Regular administration of laxatives is important, especially when the patient is receiving opioid analgesia (Campbell et al, 2001; Herndon et al, 2002). The nurse will need to educate the patient not to stop their laxatives just because they have had their bowels open. If loose stool occurs while on laxative therapy, the underlying cause must be assessed rather than assumed, for example, infection, constipation and changes in medication considered. If loose stool is related to laxative therapy, administration should be stopped for 24 hours and reintroduced at a lower dose. 

Oral measures should always be the first-line treatment in the management of constipation. Rectal measures such as suppositories and enemas can be an undignified and embarrassing experience for the patient. However, they can bring about quick results.

Rectal measures should be avoided in patients with neutropaenia or thrombocytopaenia due to the risk of abscess formation and bleeding (Doughty, 1991; Smith, 2001).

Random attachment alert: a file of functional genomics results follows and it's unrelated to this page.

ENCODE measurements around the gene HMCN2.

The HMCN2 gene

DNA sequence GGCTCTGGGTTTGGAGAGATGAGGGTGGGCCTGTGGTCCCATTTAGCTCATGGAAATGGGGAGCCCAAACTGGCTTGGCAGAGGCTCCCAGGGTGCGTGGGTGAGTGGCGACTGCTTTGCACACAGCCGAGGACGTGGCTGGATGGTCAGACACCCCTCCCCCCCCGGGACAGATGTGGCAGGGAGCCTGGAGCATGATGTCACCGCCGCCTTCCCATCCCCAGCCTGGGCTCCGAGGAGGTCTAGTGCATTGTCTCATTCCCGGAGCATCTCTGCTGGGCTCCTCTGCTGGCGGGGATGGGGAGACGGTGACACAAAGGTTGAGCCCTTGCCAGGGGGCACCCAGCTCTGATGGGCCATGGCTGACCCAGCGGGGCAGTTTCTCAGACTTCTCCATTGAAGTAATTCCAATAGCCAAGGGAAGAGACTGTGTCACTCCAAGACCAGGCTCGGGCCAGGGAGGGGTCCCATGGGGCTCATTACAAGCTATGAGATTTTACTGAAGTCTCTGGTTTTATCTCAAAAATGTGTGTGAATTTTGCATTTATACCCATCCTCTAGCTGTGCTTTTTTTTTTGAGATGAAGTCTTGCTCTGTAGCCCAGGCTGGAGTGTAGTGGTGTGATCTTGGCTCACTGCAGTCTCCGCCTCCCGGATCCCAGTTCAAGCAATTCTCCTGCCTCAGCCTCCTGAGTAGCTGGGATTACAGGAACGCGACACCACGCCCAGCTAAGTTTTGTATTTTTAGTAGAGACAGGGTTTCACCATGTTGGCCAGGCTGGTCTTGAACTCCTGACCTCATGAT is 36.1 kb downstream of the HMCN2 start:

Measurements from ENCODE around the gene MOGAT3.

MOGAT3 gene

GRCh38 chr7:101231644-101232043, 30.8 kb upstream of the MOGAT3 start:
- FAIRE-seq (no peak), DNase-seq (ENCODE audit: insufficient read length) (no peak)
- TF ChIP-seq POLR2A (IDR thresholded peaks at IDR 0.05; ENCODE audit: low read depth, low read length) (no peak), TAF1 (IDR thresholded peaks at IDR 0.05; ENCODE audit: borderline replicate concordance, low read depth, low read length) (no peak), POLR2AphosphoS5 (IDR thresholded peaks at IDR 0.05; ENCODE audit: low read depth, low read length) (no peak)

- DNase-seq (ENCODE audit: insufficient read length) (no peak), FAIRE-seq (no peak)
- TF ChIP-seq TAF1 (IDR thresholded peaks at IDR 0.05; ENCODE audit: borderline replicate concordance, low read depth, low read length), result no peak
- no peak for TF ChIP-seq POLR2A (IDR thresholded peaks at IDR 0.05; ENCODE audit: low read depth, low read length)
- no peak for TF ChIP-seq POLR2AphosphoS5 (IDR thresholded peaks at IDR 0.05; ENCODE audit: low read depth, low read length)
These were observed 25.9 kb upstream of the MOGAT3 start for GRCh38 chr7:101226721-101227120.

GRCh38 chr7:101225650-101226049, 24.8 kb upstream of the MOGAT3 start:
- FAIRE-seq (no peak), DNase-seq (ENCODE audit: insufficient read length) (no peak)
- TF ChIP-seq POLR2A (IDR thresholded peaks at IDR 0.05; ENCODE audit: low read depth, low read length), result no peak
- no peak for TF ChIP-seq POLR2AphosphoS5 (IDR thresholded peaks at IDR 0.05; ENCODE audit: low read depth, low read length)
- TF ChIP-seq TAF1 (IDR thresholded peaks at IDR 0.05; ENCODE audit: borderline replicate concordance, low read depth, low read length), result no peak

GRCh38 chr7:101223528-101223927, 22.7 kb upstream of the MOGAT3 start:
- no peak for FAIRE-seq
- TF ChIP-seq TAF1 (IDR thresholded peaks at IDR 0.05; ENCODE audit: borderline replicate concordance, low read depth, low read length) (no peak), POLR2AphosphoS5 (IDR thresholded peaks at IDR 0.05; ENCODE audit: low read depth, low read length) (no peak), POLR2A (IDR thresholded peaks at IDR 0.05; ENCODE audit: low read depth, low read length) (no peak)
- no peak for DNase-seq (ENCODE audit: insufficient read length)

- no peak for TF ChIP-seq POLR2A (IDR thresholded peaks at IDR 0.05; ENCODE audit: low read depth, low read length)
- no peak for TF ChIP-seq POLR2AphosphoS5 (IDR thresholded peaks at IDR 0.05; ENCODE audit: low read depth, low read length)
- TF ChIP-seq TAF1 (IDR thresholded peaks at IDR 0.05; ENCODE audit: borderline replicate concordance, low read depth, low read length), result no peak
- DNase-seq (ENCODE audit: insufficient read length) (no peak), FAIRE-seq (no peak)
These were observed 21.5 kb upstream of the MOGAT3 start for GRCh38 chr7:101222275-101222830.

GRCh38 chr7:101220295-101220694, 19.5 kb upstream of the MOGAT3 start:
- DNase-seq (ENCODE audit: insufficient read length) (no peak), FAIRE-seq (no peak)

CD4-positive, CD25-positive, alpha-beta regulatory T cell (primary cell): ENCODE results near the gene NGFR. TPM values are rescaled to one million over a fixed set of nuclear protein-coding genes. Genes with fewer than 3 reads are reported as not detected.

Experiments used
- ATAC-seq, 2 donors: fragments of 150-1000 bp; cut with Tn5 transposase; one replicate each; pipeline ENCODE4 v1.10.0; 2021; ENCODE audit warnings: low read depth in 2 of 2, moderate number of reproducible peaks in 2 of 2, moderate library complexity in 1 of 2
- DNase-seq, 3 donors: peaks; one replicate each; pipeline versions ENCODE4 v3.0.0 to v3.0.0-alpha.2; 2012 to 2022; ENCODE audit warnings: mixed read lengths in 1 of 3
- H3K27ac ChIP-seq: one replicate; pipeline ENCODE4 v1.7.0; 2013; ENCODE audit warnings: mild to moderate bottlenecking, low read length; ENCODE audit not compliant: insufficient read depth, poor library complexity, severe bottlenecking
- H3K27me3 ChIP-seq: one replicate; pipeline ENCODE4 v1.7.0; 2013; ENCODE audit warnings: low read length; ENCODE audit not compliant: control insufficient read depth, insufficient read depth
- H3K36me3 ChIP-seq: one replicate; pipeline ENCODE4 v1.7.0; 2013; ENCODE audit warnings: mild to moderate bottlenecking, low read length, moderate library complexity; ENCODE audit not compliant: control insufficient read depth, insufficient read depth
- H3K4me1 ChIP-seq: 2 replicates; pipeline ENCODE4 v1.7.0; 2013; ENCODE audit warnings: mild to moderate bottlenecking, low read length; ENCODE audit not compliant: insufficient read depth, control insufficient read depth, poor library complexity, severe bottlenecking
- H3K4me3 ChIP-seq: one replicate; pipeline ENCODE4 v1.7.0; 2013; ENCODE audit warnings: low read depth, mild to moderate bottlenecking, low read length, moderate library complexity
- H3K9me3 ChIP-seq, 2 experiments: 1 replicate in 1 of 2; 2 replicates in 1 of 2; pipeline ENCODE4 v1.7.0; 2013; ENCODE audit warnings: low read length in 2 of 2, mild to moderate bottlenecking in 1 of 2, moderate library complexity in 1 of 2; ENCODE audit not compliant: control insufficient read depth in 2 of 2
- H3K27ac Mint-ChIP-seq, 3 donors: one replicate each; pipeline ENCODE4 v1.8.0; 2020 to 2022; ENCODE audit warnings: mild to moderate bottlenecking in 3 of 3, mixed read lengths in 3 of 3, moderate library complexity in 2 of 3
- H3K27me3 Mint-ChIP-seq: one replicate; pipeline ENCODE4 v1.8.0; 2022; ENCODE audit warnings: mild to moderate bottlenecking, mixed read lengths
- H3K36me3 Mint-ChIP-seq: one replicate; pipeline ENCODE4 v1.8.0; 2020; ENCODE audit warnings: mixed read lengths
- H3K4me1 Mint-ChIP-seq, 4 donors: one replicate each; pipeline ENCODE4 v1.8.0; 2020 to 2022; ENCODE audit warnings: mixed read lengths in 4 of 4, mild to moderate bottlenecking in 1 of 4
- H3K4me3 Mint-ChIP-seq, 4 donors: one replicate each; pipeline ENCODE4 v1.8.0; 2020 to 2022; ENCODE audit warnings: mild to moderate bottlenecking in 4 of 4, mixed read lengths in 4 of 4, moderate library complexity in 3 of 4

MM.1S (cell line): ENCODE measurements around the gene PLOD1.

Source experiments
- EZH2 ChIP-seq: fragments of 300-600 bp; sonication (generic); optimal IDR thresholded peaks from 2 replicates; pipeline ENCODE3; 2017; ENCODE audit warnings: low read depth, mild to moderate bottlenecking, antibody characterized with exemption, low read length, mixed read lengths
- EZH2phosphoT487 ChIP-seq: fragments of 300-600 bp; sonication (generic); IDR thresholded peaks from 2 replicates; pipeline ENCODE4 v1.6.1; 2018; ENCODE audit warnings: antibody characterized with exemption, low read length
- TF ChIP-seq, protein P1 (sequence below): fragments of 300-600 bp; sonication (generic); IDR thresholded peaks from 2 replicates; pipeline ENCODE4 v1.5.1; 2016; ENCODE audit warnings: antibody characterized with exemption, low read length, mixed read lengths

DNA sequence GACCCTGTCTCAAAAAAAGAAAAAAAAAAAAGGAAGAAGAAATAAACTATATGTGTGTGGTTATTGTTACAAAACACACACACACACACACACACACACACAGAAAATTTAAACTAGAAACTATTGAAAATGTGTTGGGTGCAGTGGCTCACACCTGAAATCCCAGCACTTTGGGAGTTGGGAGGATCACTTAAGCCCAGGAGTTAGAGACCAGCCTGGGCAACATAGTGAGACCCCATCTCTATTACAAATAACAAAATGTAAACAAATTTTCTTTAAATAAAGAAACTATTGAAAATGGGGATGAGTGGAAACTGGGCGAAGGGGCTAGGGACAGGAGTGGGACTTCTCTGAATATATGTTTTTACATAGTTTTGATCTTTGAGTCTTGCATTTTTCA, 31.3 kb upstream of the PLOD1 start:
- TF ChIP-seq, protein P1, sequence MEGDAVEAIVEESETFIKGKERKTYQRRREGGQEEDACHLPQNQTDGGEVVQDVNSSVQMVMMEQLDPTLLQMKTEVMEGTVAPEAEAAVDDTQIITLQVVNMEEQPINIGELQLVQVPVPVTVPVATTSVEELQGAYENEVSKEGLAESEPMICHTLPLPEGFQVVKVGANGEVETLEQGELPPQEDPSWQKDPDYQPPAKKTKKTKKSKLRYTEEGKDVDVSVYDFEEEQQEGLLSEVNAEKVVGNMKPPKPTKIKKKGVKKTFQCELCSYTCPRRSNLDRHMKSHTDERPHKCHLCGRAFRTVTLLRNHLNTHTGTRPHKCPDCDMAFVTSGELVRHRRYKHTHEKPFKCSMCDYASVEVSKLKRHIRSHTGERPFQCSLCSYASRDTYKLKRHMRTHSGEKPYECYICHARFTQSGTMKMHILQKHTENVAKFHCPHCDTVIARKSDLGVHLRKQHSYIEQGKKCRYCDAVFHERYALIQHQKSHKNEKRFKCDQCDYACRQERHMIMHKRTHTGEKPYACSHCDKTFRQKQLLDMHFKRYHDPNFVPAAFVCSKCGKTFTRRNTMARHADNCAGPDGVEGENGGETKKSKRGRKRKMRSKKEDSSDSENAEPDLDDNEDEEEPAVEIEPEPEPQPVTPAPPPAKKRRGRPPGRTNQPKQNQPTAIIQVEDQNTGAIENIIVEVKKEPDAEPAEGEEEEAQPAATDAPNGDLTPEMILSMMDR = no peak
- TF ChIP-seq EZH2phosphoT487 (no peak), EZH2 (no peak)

Faecal impaction

If constipation is not dealt with adequately stool accumulates in the large intestine. The mucosa continues to absorb fluid from the faecal mass making it increasingly drier and harder. As faecal material continues to accumulate the mass enlarges until it becomes impossible to pass naturally. Faecal material proximal to the mass liquifies due to the action of colonic bacteria. The liquid stool can seep around the solid mass and present as diarrhoea.

Over 90 per cent of faecal impaction occurs in the rectum and a rectal examination will reveal a mass of hard faeces (Sykes, 1998; Twycross and Wilcock, 2001). If the site of faecal impaction is higher up the colon abdominal X-ray should confirm the diagnosis.